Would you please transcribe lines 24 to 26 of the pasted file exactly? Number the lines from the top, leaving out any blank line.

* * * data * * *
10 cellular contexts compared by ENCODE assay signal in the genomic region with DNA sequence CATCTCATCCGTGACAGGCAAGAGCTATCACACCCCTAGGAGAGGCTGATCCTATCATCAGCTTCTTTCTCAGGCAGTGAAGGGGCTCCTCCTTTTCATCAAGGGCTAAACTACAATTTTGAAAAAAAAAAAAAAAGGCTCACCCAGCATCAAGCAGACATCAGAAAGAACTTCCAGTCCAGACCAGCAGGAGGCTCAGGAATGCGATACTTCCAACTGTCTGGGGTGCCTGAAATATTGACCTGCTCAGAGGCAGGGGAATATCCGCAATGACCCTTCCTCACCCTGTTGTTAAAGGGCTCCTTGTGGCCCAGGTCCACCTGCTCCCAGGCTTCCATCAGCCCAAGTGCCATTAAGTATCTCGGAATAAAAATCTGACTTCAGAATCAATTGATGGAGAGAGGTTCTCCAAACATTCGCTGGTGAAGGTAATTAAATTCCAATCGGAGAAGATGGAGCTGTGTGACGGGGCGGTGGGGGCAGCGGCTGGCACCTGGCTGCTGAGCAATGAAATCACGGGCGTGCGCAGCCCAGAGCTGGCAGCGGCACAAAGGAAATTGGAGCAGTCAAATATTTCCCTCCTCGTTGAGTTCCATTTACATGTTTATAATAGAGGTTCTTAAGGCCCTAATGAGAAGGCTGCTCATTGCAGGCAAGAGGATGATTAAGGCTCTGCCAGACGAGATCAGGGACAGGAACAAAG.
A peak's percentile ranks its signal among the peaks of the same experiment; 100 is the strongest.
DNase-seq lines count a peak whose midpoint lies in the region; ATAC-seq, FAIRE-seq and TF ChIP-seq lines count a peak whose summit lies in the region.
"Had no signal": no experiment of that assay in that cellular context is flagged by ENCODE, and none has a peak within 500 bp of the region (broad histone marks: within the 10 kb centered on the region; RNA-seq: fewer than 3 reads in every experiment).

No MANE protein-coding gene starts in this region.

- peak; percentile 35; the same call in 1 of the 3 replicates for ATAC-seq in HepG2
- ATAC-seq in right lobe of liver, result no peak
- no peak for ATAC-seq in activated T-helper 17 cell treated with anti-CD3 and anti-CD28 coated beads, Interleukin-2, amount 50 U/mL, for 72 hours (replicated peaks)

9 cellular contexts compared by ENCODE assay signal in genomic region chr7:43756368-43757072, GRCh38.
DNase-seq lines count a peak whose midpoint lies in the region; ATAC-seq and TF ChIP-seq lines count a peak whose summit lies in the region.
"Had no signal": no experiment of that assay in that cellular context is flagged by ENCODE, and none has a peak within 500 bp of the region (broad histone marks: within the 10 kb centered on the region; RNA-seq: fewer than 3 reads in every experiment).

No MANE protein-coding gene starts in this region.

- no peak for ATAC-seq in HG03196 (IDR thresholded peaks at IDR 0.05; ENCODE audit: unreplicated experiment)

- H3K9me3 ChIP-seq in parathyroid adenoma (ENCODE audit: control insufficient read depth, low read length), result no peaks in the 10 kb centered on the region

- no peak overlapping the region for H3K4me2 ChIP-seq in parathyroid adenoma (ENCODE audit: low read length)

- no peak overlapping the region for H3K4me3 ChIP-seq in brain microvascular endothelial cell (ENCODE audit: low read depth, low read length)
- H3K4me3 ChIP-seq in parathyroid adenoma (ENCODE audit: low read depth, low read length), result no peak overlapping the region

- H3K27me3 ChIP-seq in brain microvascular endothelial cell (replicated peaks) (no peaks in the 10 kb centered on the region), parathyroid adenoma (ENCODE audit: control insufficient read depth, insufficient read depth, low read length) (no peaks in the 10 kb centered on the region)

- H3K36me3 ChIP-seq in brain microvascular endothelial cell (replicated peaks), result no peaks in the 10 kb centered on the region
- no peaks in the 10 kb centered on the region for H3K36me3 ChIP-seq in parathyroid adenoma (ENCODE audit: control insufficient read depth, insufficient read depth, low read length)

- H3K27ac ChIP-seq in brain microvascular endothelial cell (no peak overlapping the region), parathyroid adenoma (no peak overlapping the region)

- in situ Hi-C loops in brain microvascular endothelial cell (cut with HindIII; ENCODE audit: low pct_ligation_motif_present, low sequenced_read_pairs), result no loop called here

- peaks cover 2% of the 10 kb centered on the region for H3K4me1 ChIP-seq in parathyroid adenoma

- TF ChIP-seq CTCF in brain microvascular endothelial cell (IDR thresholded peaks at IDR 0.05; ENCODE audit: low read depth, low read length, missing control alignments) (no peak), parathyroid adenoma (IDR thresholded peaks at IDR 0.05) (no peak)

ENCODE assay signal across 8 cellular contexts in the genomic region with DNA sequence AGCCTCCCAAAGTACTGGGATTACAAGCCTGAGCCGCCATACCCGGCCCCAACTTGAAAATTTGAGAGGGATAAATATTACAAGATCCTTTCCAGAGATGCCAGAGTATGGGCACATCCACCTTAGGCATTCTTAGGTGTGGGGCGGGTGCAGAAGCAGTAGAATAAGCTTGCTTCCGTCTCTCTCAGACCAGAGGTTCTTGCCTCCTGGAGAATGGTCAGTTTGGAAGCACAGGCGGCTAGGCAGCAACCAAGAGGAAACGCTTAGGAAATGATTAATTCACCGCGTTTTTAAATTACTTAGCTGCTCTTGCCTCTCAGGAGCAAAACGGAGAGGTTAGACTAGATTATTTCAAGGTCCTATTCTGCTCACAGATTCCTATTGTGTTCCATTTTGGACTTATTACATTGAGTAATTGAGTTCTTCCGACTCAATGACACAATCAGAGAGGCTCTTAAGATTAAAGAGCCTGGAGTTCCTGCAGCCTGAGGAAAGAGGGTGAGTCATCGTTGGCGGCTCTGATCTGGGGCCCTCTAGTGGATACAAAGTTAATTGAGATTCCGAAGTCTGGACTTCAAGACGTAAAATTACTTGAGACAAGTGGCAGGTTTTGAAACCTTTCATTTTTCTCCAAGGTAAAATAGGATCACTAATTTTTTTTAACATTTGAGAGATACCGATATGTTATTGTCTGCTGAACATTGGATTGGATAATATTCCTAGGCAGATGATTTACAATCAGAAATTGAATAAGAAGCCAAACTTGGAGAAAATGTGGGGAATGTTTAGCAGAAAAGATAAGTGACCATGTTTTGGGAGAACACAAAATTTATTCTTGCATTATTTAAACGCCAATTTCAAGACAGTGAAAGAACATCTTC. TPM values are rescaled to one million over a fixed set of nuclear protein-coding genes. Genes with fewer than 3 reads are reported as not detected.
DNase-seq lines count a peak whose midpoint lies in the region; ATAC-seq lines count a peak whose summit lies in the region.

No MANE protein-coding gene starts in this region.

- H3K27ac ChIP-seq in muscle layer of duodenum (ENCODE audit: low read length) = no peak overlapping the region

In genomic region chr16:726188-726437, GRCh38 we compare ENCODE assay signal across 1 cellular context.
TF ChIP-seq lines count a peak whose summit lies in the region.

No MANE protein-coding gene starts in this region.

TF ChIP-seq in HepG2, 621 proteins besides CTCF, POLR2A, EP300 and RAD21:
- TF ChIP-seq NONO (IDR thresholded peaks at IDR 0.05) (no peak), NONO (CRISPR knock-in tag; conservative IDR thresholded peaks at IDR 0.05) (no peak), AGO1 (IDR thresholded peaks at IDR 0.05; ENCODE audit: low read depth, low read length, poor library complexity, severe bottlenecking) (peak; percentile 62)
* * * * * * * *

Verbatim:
- TF ChIP-seq CTCF in brain microvascular endothelial cell (IDR thresholded peaks at IDR 0.05; ENCODE audit: low read depth, low read length, missing control alignments) (no peak), parathyroid adenoma (IDR thresholded peaks at IDR 0.05) (no peak)

ENCODE assay signal across 8 cellular contexts in the genomic region with DNA sequence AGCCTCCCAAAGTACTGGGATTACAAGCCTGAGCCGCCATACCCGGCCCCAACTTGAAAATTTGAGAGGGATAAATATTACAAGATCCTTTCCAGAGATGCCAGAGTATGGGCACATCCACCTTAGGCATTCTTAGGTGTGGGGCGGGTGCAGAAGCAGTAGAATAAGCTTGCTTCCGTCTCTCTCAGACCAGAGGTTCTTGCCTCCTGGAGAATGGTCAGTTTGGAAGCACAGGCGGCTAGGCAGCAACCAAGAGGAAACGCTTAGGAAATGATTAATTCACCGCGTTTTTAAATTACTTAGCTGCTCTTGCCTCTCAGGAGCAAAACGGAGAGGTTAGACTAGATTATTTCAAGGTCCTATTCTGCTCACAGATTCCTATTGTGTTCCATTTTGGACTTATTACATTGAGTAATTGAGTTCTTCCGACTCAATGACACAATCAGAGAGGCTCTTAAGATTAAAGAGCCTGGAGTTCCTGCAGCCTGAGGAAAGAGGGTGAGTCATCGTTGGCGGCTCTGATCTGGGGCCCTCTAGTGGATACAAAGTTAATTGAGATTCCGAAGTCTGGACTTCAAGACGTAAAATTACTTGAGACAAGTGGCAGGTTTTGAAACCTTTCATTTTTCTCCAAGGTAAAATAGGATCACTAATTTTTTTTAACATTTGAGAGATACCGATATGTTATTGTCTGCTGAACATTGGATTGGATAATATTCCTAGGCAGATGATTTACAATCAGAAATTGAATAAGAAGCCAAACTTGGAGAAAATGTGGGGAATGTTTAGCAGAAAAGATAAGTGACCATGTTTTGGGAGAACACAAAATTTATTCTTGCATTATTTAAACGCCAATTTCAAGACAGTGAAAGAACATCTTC. TPM values are rescaled to one million over a fixed set of nuclear protein-coding genes. Genes with fewer than 3 reads are reported as not detected.
DNase-seq lines count a peak whose midpoint lies in the region; ATAC-seq lines count a peak whose summit lies in the region.